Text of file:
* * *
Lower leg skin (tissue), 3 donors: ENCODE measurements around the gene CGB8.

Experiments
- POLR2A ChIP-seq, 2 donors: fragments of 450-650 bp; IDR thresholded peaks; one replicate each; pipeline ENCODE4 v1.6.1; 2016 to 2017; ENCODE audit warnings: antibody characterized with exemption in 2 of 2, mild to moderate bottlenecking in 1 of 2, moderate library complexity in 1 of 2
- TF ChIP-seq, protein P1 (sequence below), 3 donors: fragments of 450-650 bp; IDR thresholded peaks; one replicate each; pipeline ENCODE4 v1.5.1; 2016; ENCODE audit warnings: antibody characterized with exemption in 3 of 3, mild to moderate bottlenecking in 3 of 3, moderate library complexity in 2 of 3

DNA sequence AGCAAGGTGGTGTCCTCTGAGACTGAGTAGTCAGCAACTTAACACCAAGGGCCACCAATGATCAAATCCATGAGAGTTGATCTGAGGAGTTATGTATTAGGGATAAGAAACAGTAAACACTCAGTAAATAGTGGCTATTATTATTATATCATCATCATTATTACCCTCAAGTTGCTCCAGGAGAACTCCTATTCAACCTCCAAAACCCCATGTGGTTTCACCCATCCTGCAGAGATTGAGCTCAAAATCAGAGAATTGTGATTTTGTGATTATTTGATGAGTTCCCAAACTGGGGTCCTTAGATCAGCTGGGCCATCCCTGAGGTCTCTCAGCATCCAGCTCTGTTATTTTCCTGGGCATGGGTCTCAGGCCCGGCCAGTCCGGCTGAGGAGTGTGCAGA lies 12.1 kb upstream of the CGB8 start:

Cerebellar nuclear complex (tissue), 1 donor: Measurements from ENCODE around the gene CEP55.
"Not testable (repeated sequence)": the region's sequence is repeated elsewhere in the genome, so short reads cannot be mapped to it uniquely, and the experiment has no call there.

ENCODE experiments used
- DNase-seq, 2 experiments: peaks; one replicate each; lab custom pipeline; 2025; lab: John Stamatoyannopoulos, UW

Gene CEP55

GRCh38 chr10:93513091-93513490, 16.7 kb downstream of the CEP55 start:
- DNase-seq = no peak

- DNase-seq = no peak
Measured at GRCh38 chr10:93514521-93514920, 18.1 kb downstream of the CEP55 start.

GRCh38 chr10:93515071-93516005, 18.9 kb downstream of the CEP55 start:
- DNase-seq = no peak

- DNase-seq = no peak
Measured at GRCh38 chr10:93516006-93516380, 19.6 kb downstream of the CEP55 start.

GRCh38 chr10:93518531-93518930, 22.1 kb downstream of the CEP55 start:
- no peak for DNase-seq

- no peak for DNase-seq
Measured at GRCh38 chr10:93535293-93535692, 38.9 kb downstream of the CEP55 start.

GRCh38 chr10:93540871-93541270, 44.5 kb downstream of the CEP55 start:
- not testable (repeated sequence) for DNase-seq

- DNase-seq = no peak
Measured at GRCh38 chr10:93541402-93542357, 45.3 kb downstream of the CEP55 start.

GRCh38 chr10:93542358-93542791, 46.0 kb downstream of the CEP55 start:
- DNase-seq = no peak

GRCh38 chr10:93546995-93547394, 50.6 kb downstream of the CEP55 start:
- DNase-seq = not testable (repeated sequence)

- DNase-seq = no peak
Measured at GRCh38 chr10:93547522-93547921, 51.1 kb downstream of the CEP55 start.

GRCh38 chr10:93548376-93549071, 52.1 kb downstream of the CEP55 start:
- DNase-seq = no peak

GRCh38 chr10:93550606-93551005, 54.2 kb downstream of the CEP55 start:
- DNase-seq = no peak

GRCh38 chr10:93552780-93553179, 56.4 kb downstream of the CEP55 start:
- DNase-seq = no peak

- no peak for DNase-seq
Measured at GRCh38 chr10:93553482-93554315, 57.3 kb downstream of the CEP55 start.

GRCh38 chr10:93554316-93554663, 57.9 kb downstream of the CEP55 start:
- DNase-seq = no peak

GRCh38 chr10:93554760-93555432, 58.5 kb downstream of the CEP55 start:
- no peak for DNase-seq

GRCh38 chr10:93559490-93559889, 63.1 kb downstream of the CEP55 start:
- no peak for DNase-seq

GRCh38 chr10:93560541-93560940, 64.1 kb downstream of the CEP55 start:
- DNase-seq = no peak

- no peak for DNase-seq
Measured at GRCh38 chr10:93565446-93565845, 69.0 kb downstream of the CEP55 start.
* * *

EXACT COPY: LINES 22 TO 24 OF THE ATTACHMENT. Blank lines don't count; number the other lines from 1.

Measured at GRCh38 chr10:93535293-93535692, 38.9 kb downstream of the CEP55 start.

GRCh38 chr10:93540871-93541270, 44.5 kb downstream of the CEP55 start:
- not testable (repeated sequence) for DNase-seq